ABIN-3: a Molecular Basis for Species Divergence in Interleukin-10-Induced Anti-Inflammatory Actions


Whereas interleukin-10 (IL-10) is an anti-inflammatory cytokine known to regulate macrophage activation, its full mechanism of action remains incompletely defined. In a screen to identify novel IL-10-induced genes, we cloned the mouse ortholog of human ABIN-3 (also termed LIND). ABIN-3 expression was induced selectively by IL-10 in both mouse and human mononuclear phagocytes coordinately undergoing proinflammatory responses. In contrast to the previously characterized ABINs, mouse ABIN-3 was incapable of inhibiting NF-κB activation by proinflammatory stimuli. Generation and analysis of ABIN-3-null mice demonstrated that ABIN-3 is unnecessary for the anti-inflammatory effects of IL-10 as well as for proper negative regulation of NF-κB. Conversely, human ABIN-3 was capable of inhibiting NF-κB activation in response to signaling from Toll-like receptor, IL-1, and tumor necrosis factor. Enforced expression of human ABIN-3 in human monocytic cells suppressed the cytoplasmic degradation of IκBα, the activation of NF-κB, and the induction of proinflammatory genes. Comparative sequence analyses revealed that mouse ABIN-3 lacks a complete ABIN homology domain, which was required for the functional activity of human ABIN-3. ABIN-3 is, thus, an IL-10-induced gene product capable of attenuating NF-κB in human macrophages yet is inoperative in mice and represents a basis for species-specific differences in IL-10 actions.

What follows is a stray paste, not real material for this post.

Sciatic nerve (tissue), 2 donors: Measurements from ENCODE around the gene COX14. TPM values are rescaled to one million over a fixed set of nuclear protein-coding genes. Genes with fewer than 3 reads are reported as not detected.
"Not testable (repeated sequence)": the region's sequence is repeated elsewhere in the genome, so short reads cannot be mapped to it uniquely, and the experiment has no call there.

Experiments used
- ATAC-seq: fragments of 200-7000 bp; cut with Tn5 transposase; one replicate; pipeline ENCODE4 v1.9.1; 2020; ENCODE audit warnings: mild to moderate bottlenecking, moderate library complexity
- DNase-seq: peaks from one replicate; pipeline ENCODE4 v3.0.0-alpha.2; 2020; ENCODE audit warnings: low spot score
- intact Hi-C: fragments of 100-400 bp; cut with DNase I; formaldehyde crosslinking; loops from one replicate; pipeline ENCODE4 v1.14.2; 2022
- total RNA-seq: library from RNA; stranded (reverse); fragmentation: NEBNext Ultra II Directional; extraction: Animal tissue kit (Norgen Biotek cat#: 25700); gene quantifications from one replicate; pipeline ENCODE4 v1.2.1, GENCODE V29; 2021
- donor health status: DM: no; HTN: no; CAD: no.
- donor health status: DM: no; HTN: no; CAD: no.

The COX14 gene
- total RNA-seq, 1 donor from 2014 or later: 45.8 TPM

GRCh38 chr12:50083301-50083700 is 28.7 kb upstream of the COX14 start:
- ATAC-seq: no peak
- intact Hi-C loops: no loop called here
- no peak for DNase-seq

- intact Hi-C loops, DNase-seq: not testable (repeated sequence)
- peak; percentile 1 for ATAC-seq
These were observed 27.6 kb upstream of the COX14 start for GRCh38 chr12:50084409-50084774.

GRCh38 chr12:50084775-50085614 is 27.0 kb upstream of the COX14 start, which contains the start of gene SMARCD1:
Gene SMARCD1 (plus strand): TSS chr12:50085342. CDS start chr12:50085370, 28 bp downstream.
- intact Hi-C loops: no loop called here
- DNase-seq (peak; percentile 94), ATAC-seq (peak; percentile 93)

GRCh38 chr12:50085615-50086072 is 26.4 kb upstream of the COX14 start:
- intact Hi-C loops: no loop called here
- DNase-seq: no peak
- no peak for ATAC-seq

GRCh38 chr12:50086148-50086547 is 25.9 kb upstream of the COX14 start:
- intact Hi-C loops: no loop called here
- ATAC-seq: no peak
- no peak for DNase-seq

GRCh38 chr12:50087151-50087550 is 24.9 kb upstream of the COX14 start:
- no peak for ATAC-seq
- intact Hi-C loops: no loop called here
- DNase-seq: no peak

The proinflammatory functions of monocytes and macrophages represent an important component of host responses to infection. These responses occur, in part, as a consequence of the interaction between pathogen-associated molecular patterns (PAMPs) expressed by infectious agents and cellular pathogen recognition receptors (PRRs) expressed by the host. PRRs are a large and diverse group of microbial sensors that include the membrane-associated Toll-like receptors (TLRs) and the cytoplasmic NOD-like receptors and RIG-like helicases (1, 38, 46). In macrophages, engagement of a PRR by its PAMP ligand, e.g., bacterial lipopolysaccharide (LPS), peptidoglycan (PGN), or viral double-stranded RNA, leads to triggering of mitogen-activated protein kinase (MAPK) signaling cascades and activation of transcription factors belonging to the NF-κB, the AP-1, and the IRF families (1, 40, 58). These signaling processes effect the induction of genes that promote the inflammatory response including cytokines, chemokines, and enzymes responsible for producing reactive oxygen and nitrogen species.

See article for completed abstract



Document Type




Publication Date


Journal Title

Molecular and cellular biology